“The Raven by Edgar Allen Poe”:http://www.houseofusher.net/raven.html
Analysis & Allusions of"The Raven" follows an unnamed narrator on a dreary night in December who sits reading “forgotten lore” as a way to forget the loss of his love, Lenore. The main theme of the poem is one of undying devotion. The narrator experiences a perverse conflict between desire to forget and desire to remember. He seems to get some pleasure from focusing on loss. The narrator assumes that the word “Nevermore”, spoken by the raven as Poe emphasizes the bird’s more dramatic qualities. Poe said the raven is meant to symbolize “Mournful and Never-ending Remembrance” as Poe had written a review in a Magazine saying, among other things, that the raven should have served a more symbolic, prophetic purpose. Poe may also have been drawing upon various references to ravens in mythology and folklore. In Norse mythology, Odin possessed two ravens named Huginn and Muninn, representing thought and memory. According to Hebrew folklore, Noah sends a white raven to check conditions while on the ark. It learns that the floodwaters are beginning to dissipate. Poe also mentions the Balm of Gilead, a reference to the Book of Jeremiah (8:22) in the Bible: “Is there no balm in Gilead; is there no physician there? why then is not the health of the daughter of my people recovered?” In that context, the Balm of Gilead is a resin used for medicinal purposes (suggesting, perhaps, that the narrator needs to be healed after the loss of Lenore). He also refers to “Aidenn”, another word for the Garden of Eden, though Poe uses it to ask if Lenore has been accepted into Heaven. At another point, the narrator imagines that Seraphim (a type of angel) have entered the room. The narrator thinks they are trying to take his memories of Lenore away from him using nepenthe, a drug mentioned in Homer’s Odyssey to induce forgetfulness. “The Raven” is a narrative poem by American writer Edgar Allan Poe. First published in January 1845, the poem is often noted for its musicality, stylized language, and supernatural atmosphere. It tells of a talking raven’s mysterious visit to a distraught lover, tracing the man’s slow fall into madness…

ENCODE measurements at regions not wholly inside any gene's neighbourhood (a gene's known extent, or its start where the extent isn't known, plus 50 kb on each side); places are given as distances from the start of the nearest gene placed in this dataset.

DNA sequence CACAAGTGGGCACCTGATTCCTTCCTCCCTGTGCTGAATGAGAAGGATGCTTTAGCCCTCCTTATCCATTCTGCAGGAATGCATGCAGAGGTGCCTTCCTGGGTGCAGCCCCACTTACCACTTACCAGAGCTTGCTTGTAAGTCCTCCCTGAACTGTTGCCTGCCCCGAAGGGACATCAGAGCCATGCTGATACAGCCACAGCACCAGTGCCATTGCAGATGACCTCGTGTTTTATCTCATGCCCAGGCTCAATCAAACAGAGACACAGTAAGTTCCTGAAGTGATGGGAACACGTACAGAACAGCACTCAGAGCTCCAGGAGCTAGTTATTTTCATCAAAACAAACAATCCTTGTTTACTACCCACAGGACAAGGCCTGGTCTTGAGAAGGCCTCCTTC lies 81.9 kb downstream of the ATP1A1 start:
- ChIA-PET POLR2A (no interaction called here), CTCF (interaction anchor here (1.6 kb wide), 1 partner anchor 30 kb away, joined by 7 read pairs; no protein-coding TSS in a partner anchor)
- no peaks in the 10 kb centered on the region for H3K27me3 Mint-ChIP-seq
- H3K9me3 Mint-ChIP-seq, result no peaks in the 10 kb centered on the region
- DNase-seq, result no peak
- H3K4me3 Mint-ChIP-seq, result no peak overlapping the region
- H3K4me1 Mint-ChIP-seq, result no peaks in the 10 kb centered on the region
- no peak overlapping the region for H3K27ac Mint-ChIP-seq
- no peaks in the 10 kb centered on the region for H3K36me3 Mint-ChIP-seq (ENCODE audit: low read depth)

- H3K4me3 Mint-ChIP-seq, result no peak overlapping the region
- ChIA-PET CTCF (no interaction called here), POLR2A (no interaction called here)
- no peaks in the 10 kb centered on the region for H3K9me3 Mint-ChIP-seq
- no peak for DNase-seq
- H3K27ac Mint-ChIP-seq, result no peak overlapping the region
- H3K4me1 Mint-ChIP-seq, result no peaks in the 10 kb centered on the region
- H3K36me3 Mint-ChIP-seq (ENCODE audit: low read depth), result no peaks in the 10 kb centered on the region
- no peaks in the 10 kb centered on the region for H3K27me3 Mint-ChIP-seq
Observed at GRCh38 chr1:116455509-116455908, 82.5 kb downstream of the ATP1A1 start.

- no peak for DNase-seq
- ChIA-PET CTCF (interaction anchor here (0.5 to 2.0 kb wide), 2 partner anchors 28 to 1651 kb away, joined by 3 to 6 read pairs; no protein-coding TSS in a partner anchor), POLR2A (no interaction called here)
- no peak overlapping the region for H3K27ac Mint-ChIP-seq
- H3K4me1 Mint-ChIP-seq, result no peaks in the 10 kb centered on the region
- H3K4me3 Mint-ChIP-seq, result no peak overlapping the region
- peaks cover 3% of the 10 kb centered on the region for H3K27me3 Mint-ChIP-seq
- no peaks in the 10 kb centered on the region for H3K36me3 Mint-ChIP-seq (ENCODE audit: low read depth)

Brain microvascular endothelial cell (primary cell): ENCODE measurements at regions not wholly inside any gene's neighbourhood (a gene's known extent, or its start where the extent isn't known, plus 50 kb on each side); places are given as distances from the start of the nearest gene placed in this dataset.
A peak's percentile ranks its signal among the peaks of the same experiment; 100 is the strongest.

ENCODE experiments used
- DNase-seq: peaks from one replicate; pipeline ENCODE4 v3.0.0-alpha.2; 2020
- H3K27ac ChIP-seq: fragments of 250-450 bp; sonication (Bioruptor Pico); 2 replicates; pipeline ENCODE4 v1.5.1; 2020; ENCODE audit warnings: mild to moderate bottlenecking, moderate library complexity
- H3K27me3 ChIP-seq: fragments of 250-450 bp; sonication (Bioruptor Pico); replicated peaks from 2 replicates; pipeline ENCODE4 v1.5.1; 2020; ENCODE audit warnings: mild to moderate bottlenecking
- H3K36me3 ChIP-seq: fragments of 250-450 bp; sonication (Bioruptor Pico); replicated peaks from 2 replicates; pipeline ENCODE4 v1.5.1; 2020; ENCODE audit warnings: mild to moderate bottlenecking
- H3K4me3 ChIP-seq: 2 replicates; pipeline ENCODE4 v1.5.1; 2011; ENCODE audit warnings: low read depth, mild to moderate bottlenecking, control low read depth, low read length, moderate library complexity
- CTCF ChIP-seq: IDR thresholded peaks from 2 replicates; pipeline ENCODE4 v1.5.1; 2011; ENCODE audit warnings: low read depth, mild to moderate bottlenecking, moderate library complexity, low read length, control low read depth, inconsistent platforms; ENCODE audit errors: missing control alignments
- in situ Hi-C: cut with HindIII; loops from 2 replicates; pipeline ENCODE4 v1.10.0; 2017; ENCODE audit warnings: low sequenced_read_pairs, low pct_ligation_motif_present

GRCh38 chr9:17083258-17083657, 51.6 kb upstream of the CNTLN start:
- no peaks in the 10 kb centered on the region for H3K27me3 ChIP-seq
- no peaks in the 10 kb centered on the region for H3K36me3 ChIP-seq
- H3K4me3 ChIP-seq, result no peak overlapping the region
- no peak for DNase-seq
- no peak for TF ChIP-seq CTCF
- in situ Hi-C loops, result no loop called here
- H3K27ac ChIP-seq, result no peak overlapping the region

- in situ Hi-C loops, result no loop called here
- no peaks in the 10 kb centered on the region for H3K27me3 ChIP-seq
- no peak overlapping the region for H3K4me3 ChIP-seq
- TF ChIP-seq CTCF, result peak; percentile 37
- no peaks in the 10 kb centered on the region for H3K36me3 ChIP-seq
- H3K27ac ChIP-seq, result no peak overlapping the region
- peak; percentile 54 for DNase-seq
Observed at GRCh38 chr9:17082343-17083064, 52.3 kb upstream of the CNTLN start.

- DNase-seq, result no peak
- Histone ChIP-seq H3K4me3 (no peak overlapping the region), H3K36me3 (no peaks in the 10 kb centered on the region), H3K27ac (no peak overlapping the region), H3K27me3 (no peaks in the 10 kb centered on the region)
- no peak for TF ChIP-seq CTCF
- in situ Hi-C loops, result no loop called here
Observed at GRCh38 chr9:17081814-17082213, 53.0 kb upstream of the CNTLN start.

“info from Wikipedia”:http://en.wikipedia.org/wiki/The_Raven
This Raven was painted in watercolor on watercolor paper 9×12”.